Thursday, October 02, 2014

"Half of a Yellow Sun": historical drama from the Nigerian Civil War provides a lesson in structured, layered storytelling (in a novel, in a screenplay)


“Half of a Yellow Sun” is an ambitious film, from the UK (2013), by Nigerian director Biyi Bandele, filmed on location in that country, set over several years of civil war in that country in the 1960s after it became a republic, particularly toward the end when the conflict concerned Biafra.  It is based on a historical novel by Chimamanda Ngozi Adichie. 
  
The film, from Monterey Video, is ambitious, in the style of many films set in Africa made in the 80s, and is surprisingly little known, as it was passed up major companies (like Sony and TWC), which ought to have bene interested. (More recently Cinedigm has offered it for rental on YouTube for $3.99.) 
  
It is timely for several reasons.  First, Nigeria is in the news a lot these days, maybe for bad news.  First, there was the anti-gay law, and then the terrorism in the north by Boko Haram.  There have been issues with piracy near the coast and attacks on oil facilities by leftist groups (I got a direct email about this on Aug. 15, 2008, on my International Issues blog).  Lately the Ebola epidemic has been in the news, although Nigeria has done a much better job of containing it than other African countries, given the help of Bill and Melinda Gates.  Lagos is one of the world's very largest cities. Several Nigerian families attend a large downtown Washington DC church (First Baptist) that I frequent, and they always wear very colorful dress.  
       
I do recall the coverage of Biafra in the news, about the time I was in the Army.  I didn’t go to Vietnam, but it seemed like another area of “revolutionary” conflict, comparable to Nam, with many refugees and people reduced to nothing.  There is a line about Biafra in the text of one of the “songs” in a choral composition that I sketched out mostly in 1972.  I’ve talked about it on the “Drama” blog (Oct 2 and Sept 4, 2013).  
  
In fact, the film has several black-and-white newsreel narratives about the course of the Nigerian Civil War, starting even with the Queen’s visit.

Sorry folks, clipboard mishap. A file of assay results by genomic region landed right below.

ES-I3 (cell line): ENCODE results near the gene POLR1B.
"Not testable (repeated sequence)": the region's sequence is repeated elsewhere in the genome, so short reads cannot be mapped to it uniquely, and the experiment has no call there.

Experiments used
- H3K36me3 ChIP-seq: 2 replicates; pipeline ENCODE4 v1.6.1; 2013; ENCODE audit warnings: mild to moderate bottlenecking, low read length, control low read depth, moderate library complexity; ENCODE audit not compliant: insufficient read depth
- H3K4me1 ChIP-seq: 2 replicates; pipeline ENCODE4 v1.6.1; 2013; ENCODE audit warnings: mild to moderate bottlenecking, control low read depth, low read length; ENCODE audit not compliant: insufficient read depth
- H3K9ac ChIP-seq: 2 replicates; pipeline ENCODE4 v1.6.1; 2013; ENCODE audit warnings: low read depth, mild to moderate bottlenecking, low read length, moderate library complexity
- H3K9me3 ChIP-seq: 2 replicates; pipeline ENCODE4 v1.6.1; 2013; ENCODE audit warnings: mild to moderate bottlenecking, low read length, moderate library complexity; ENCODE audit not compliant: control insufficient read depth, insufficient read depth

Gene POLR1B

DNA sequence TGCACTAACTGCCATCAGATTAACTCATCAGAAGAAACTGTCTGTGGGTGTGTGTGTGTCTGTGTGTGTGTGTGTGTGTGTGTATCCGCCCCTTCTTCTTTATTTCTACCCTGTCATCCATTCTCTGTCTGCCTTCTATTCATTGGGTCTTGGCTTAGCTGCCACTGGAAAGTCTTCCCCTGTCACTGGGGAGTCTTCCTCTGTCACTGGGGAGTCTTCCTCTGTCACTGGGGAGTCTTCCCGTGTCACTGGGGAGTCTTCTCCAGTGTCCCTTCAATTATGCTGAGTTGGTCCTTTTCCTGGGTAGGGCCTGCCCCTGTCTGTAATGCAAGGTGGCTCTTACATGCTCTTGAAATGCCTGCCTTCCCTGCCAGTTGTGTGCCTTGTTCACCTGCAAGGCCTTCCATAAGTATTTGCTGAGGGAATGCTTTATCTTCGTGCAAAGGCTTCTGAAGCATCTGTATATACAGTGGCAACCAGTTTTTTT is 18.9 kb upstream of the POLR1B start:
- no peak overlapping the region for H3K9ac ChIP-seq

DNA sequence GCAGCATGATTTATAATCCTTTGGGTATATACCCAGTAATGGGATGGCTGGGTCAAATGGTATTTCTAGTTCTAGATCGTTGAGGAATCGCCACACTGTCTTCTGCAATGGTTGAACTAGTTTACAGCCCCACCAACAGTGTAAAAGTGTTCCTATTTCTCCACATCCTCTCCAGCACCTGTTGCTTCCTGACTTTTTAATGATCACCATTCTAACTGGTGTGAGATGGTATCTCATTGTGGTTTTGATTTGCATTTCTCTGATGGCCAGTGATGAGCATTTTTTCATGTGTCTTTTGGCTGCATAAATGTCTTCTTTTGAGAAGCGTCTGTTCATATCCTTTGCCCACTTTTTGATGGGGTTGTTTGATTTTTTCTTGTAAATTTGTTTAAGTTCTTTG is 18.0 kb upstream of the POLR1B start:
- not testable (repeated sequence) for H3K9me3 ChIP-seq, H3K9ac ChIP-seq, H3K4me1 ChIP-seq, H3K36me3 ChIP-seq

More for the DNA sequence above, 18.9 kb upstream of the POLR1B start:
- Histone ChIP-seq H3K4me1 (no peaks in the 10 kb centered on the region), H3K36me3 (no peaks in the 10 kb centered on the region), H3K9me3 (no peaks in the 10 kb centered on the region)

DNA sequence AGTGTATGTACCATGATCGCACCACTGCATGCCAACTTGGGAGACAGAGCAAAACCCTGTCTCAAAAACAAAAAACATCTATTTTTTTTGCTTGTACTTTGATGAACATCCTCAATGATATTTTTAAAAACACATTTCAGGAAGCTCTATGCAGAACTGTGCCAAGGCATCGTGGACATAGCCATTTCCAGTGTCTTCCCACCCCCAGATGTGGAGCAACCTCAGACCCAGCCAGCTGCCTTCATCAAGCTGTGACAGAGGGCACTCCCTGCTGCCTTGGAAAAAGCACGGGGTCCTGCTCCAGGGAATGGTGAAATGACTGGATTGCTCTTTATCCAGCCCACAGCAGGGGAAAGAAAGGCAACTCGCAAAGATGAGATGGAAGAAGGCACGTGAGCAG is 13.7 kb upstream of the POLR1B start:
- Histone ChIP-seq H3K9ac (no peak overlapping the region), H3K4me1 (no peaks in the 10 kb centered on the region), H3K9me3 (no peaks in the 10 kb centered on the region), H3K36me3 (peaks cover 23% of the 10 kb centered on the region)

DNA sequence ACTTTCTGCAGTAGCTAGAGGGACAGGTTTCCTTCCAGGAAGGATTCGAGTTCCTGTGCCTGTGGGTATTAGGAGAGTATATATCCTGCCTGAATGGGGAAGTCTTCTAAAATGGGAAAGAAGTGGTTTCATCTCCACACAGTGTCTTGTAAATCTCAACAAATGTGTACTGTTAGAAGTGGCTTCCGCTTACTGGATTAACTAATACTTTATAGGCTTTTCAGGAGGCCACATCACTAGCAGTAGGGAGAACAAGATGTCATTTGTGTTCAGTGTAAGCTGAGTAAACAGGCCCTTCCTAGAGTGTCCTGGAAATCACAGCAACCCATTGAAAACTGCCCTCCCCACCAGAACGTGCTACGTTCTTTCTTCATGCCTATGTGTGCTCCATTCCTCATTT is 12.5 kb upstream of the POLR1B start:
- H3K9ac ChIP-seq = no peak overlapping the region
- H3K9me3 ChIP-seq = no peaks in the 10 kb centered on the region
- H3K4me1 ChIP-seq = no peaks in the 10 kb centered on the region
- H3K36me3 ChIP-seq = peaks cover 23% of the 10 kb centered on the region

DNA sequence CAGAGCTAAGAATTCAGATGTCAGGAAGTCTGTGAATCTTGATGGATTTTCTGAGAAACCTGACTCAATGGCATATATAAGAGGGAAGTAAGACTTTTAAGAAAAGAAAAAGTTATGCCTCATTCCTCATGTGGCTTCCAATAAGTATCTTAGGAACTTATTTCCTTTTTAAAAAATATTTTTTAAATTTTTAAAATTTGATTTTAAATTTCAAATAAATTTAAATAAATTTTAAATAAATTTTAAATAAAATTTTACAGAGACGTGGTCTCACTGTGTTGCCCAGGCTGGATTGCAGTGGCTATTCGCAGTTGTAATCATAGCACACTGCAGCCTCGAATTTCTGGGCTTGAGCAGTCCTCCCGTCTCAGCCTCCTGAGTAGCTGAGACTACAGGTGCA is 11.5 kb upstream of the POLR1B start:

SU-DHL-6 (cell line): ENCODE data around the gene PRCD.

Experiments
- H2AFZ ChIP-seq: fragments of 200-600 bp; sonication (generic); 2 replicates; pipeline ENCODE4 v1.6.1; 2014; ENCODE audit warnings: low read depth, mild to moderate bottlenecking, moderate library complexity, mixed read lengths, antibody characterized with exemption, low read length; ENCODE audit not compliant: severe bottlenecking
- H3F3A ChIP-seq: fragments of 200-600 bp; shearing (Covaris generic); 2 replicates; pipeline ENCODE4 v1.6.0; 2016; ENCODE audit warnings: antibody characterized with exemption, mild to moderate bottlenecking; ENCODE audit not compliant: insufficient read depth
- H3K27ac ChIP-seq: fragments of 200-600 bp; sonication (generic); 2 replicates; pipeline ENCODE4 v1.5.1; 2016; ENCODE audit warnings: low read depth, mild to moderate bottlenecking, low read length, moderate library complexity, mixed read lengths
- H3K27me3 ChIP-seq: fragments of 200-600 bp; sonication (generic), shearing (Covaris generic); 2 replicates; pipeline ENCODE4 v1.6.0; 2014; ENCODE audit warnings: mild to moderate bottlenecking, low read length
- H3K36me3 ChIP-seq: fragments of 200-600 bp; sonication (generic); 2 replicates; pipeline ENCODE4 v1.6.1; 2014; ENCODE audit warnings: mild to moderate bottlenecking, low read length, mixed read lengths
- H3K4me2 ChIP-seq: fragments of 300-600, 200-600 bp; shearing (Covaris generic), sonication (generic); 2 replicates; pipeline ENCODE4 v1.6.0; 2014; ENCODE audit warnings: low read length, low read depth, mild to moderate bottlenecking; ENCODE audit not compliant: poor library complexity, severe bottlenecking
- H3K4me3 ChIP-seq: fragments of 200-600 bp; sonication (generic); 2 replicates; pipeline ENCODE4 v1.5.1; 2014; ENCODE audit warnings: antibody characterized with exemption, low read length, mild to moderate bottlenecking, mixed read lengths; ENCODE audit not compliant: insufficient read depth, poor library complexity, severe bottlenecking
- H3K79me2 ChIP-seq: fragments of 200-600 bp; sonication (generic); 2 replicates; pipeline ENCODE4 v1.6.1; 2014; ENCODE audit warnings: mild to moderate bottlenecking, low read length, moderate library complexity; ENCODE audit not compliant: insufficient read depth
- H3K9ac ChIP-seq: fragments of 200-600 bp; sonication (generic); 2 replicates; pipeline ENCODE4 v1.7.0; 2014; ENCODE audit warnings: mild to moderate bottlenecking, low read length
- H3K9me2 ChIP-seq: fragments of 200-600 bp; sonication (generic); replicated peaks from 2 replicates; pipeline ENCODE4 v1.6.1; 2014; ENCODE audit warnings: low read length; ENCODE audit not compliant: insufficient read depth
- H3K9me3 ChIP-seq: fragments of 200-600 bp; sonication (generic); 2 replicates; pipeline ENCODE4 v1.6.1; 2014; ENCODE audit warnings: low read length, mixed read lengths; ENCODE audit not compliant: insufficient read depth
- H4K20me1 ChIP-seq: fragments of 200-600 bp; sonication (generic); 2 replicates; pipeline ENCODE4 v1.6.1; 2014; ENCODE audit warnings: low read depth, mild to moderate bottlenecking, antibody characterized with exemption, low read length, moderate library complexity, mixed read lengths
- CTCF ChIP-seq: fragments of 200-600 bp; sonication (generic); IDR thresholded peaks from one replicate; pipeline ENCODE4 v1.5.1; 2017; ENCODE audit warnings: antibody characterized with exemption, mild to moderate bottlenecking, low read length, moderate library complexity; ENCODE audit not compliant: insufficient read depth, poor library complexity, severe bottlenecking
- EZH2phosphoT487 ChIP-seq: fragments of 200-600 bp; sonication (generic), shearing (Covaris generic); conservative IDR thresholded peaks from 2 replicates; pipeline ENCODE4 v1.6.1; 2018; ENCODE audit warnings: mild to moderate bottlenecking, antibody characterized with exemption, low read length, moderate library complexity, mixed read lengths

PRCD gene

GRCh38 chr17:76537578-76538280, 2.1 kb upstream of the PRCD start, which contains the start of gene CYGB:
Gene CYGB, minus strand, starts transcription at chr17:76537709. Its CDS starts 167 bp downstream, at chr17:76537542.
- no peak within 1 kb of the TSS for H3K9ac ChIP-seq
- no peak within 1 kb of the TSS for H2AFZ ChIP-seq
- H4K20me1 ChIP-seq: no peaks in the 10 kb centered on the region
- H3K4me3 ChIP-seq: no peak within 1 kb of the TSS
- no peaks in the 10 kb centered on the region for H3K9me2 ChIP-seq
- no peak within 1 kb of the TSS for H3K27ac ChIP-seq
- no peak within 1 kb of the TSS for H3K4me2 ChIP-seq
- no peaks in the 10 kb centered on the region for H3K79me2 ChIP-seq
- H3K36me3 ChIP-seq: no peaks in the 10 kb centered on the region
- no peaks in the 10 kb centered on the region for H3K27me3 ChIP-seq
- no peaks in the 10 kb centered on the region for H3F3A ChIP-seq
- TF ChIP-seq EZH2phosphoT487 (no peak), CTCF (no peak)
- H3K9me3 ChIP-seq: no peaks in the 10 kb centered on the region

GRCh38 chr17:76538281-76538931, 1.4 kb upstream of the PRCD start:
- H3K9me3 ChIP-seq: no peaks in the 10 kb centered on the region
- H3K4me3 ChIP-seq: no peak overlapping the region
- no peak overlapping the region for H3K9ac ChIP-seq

The other aspect of this film that is unique is the complexity and ingenuity of the novel on which it is based.  This is a film that could be studied in high school social studies (as is “Hotel Rwanda”) or the novel could be assigned reading (like “Lord of the Flies”).  In fact, I found a term paper (by Joke De Mey) written in Belgium on the novel here.
  
The story centers first on two twin sisters: Olanna (Thandie Newton) and Kainene (Anika None Rose) whose romances track the conflict. Olanna is the mistress of a math professor Odebigbro (the very handsome Chiwetel Ejiofor) who has a houseboy Ugwu (John Boyega).  Kainene loves a white British aspiring novelist Richard (Joseph Mawle) whose presence in Nigeria seems a bit self-indulgent.  There’s a lot of detail in the BN page for the book (with a forum discussion) here or on Amazon   Kainene, at one point, says “never behave as if your life belongs to a man.” 
  
Ugwu provides a lot of the “omniscient” narration of Olanna’s descent into poverty, as war invades their university town and forces them to flee.  Olanna had perhaps gambited her life of privilege with the relationship in the first place.  Ugwu becomes the factual and interpretive historian, a writer in his own right, but then the character Richard aspires to write fiction himself. Having multiple characters provide narratives, with some of their own spin behind it, is a way for a book author to add details to a plot, and weave all the knowledge from various characters together into one powerful narrative, as if the reader or moviegoer could personally experience all of it.  Here’s a good discussion of the characters in the book. The novel is also structured to be told out of sequence, in the order that the characters would learn of the events.  I’ve done something similar with my own novel manuscript, “Angel’s Brother”.
   
The war scenes are quite shocking and graphic, including cold-blooded shootings at an airport and the sacking of villages.  

The film Technicolor is quite garish, starting with the opening scenes of celebration.  The music score  (by Ben Onono and Paul Thomson) is brooding and schmaltzy.  
  
  
The main link for the film (with more summary) is here (Monterrey or Cinedigm). The film showed at TIFF.
   
The DVD can be rented from Netflix and has many sound bites from the producer, director and actors.

Wikipedia attribution link for public domain picture of person in Biafran conflict in 1960s. 

1 comment:

Alecia Us said...
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